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100% NATURAL PLANT SCENT ESSENTIAL OILS
For essential oils, purity starts at the source; the planting, harvesting, and extraction processes take place before an essential oil ever reaches a lab.
Yet, there is still the potential for adulteration and contamination to occur before an essential oil reaches the consumer. To ensure that not only are your oils pure, but of the highest quality available, testing, such as GCMS, is a critical and important process.
GCMS is the standard for essential oil quality testing, GCMS stands for chromatography or mass spectrometry. They are two separate analytical tests that work together to analyze and give you accurate data regarding the chemistry of your essential oils.
Not only are Qualis Nutri oils tested through an independent, third-party lab, but Qualis Nutri also makes its GC/MS results (known as chromatograms) available for batches of its single essential oils.
Quality testing is key to pure essential oils, ensuring that these oils are safe for you and your family.
The only way to check for purity is GC/MS, anyone who tells you differently is simply uneducated in this field, blotter test is never as accurate as GC/MS when it comes to checking the quality and purity of the essential oils.
Essential oils can be inspected using several techniques. Another most common method is gas-liquid chromatography (GLC).
A small amount of essential oil is injected into a very fine spiral flat column with temperature control in this device. The time it takes for each component to appear at the other end of the column (so-called retention time) depends on the size of the molecule. The amount released is logged and peaks on the track (proportional to the amount).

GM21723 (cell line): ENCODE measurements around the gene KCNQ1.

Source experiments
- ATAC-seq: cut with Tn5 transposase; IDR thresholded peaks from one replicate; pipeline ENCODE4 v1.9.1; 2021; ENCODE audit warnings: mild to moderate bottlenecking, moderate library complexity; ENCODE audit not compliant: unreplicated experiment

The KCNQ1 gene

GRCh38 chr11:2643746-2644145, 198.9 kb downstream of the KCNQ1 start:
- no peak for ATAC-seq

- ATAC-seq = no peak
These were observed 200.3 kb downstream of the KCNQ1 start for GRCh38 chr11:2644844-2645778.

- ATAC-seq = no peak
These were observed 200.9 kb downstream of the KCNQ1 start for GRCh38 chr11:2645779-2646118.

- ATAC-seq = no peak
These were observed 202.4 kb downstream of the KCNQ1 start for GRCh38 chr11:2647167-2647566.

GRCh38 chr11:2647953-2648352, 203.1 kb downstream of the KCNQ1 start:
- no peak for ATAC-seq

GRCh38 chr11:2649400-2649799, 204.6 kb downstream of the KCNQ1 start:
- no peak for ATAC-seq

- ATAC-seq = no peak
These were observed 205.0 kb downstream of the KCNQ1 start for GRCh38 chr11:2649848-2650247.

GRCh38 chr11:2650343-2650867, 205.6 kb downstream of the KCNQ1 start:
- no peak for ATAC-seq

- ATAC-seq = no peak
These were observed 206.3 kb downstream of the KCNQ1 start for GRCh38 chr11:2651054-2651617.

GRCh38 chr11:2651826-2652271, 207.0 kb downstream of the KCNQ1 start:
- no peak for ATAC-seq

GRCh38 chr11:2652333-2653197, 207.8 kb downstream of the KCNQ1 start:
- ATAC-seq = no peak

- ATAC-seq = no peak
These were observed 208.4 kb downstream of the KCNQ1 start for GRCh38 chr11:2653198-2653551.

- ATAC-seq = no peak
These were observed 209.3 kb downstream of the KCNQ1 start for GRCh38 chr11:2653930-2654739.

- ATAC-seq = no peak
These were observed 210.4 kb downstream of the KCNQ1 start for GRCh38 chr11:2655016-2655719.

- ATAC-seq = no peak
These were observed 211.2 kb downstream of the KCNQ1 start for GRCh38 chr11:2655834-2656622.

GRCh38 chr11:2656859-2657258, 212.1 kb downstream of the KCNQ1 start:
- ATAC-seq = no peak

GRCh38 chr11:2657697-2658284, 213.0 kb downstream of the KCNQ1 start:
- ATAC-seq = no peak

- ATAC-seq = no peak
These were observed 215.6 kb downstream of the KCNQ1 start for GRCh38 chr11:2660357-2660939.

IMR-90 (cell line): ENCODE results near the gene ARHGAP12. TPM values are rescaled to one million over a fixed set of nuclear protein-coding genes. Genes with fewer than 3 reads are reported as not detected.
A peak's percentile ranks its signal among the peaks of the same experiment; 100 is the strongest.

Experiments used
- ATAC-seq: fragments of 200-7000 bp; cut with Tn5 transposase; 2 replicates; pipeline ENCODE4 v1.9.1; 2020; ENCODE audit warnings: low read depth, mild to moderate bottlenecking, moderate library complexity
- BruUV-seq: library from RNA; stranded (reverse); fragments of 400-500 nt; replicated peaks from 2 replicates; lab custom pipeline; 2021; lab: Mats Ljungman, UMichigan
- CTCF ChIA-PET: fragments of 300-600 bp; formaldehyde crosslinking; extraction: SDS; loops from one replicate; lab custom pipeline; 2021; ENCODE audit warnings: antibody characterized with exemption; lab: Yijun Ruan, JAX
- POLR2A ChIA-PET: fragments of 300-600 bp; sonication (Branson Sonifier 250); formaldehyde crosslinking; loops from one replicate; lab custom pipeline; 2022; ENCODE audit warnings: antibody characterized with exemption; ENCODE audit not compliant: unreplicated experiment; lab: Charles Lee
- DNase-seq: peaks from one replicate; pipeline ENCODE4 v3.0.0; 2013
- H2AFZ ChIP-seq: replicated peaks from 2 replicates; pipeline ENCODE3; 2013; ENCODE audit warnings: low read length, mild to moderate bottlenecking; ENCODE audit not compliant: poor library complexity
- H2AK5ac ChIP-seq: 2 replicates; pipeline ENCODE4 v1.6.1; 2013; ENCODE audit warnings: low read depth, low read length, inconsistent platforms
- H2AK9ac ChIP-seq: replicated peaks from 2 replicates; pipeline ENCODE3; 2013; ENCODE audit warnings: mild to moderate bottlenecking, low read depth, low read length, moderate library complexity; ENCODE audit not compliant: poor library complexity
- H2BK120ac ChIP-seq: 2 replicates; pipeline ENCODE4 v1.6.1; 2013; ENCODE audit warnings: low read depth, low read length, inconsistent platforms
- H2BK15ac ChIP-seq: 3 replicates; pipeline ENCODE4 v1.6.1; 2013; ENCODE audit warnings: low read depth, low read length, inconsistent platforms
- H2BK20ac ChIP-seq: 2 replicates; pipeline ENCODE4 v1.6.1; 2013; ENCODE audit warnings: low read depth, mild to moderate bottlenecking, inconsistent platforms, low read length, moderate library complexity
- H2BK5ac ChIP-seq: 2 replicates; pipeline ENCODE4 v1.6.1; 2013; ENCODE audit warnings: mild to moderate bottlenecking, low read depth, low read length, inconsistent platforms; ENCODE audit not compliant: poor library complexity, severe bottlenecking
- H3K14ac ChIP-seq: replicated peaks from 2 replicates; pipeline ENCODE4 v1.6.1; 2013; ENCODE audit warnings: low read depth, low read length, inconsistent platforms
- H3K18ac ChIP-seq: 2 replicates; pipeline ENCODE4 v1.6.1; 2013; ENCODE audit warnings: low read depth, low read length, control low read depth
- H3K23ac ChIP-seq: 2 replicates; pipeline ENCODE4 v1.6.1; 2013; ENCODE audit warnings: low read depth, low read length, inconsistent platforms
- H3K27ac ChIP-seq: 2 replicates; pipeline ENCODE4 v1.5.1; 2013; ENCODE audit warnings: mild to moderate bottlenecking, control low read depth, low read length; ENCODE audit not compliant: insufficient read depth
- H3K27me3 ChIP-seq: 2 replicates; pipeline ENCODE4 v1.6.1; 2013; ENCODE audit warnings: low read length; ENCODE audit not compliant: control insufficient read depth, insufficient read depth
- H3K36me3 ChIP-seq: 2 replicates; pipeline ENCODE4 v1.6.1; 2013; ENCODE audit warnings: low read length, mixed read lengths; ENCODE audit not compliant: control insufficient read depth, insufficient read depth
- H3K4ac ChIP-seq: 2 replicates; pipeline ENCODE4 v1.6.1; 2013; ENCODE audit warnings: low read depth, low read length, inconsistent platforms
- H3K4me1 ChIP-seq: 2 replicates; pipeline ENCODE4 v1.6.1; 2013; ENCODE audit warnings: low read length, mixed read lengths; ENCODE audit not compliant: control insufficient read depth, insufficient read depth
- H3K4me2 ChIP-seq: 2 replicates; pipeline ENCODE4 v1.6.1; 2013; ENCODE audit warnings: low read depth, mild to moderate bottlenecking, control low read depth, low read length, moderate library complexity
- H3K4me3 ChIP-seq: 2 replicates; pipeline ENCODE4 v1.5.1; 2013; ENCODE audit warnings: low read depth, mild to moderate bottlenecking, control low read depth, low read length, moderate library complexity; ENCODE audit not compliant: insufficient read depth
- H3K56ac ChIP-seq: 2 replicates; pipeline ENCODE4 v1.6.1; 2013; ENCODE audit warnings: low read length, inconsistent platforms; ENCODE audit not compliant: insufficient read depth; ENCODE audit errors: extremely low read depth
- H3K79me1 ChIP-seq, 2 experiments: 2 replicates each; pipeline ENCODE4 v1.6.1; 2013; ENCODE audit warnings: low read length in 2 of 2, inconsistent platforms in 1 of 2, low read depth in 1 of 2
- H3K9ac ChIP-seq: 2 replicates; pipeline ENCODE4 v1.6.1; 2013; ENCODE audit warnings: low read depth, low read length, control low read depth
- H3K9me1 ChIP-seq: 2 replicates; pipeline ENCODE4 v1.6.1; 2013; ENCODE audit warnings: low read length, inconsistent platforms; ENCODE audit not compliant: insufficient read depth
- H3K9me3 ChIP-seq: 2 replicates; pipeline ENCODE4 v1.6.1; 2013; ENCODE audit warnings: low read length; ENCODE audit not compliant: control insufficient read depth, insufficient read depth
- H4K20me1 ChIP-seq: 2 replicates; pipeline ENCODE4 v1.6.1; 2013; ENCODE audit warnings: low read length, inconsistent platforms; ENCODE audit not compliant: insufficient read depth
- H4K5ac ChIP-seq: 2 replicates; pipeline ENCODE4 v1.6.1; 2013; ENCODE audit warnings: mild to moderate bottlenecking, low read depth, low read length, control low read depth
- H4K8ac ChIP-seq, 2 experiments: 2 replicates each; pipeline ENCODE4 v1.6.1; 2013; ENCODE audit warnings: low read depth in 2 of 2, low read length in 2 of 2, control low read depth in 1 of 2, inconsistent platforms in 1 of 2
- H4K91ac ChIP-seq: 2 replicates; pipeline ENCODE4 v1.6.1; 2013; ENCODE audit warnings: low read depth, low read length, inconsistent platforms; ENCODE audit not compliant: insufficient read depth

This is a comparative test, not a definitive test, as the retention times for known components have already been determined to be useful for analysis. Because each batch of oils has a different composition ratio, the measurements for each oil are kept as “standard.” This standard can be compared directly with the standards for various essential oils of the same plant.
This technique shows that the added adulterant has a retention time that is not apparent by the standard. However, it is possible to mix oils that are low in certain ingredients by simply removing them from another usually cheap essential oil and “correcting” the reading.
Synthetic replicas of the component may be used, or if high concentrations of the element are required, oils with a high proportion of terpenes, such as peppermint oil, may be removed.
Aromatherapists “concentrate” the active ingredients, so care must be taken with such oils. Alternatively, the ingredients can be fortified, as in the case of eucalyptus added to eucalyptus oil.
GLC, infrared, optical rotation, density, mass spectrometry (GCMS) (very expensive but excellent), solubility in alcohol, and ester content of all tests performed on the most common essential oils.